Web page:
The Italian government approved a decree on Friday to bail out Monte dei Paschi di Siena after the world’s oldest bank failed to win investor backing for a desperately needed capital increase. Looking to end a protracted banking crisis that has gummed up the economy, Prime Minister Paolo Gentiloni said his Cabinet had authorised a 20 billion-euro ($20.9 billion) fund to help lenders in distress – first and foremost Monte dei Paschi.
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Within minutes of the late-night Cabinet meeting ending, the country’s third largest lender issued a statement saying it would formally request state aid, opening the way for possibly the biggest Italian bank nationalisation in decades.
The government has said its long-awaited salvage operation will work within European Union rules, meaning some Monte dei Paschi bondholders will be forced to accept losses to ensure the taxpayer does not pick up all of the bill.
However, the government and Monte dei Paschi promised protection for around 40,000 retail savers who had bought the bank’s junior debt. Many of the high street investors say they were unaware of the risks when they purchased the paper.
“Today marks an important day for Monte dei Paschi, a day that sees it turn a corner and be able to reassure its depositors,” said Gentiloni, who only took office last week and has made the bank rescue his first priority.
Monte dei Paschi emerged as the weakest of some 51 European banks subjected to stress tests earlier this year by the European Central Bank. It was given until the end of the year to sort out its problems or face being wound down.
The collapse of Monte dei Paschi would have threatened the savings of thousands of Italians and could have had devastated the wider banking sector, which is saddled with 356 billion euros of bad loans – a third of the euro zone’s total.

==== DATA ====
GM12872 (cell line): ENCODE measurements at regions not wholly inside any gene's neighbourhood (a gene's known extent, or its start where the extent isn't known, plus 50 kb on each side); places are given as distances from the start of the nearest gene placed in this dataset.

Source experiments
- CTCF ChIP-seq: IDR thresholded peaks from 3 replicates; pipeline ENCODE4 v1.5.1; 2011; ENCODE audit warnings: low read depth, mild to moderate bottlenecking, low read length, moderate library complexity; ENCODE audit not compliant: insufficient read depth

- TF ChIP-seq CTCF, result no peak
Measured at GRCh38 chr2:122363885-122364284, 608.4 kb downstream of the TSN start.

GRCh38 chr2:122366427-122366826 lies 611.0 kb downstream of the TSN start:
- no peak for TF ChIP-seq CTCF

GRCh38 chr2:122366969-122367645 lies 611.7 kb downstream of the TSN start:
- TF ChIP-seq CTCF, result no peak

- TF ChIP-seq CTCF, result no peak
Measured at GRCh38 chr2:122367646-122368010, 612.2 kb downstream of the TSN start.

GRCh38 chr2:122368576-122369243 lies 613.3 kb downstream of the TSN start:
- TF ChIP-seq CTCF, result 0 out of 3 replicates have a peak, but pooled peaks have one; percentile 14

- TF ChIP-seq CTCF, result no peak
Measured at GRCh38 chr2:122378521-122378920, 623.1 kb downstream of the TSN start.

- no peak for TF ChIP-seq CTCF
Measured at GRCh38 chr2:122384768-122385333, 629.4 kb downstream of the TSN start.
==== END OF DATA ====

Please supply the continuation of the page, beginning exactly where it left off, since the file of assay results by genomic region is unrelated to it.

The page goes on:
The Siena-based bank has been laid low by ill-judged acquisitions and mismanagement and has the largest proportion of bad debts among Italian lenders compared to its capital.
It had hoped to raise 5 billion euros from private investors, but confirming an earlier Reuters report, the bank said late on Wednesday that it had failed to secure an anchor investor for its offer of new shares.
The government said full details of the rescue plan have yet to be worked out, but it outlined the contours in a statement.
It said the bank’s Tier 1 bonds, which are mostly held by professional investors, would be converted into shares at 75 percent of their nominal value.
Tier 2 bonds, which are mostly in the hands of retail investors, will be converted instead at 100 percent of their face value. To further insulate small savers from losses, Monte dei Paschi will offer to swap the shares they end up with as a result of the forced conversion with regular bonds and sell the same shares to the state instead.
“The rescue will require a (new) business plan that European authorities will need to approve and that will allow Italy’s third-largest bank to finally return to operate at full throttle to support the economy and with the full confidence of its depositors,” said Economy Minister Pier Carlo Padoan.
Other banks that may struggle to raise capital in coming months are Banca Popolare Di Vicenza, Veneto Banca and Banca Carige. Italy is also struggling to find a buyer for four small banks rescued from bankruptcy a year ago: Banca Etruria, Banca Marche, CariFerrara and CariChieti.
The measures approved on Friday include both the possibility for the state to inject fresh capital into lenders and to provide a guarantee on their borrowings to ensure they have enough liquidity.
If the government uses all the 20 billion euros it is authorised to spend on the banking sector, it will worsen the country’s already difficult debt position.
Italy’s debt stands at some 133 percent of gross domestic product – second only to Greece in the euro zone. A further 20 billion euros of debt will push the ratio above 134 percent.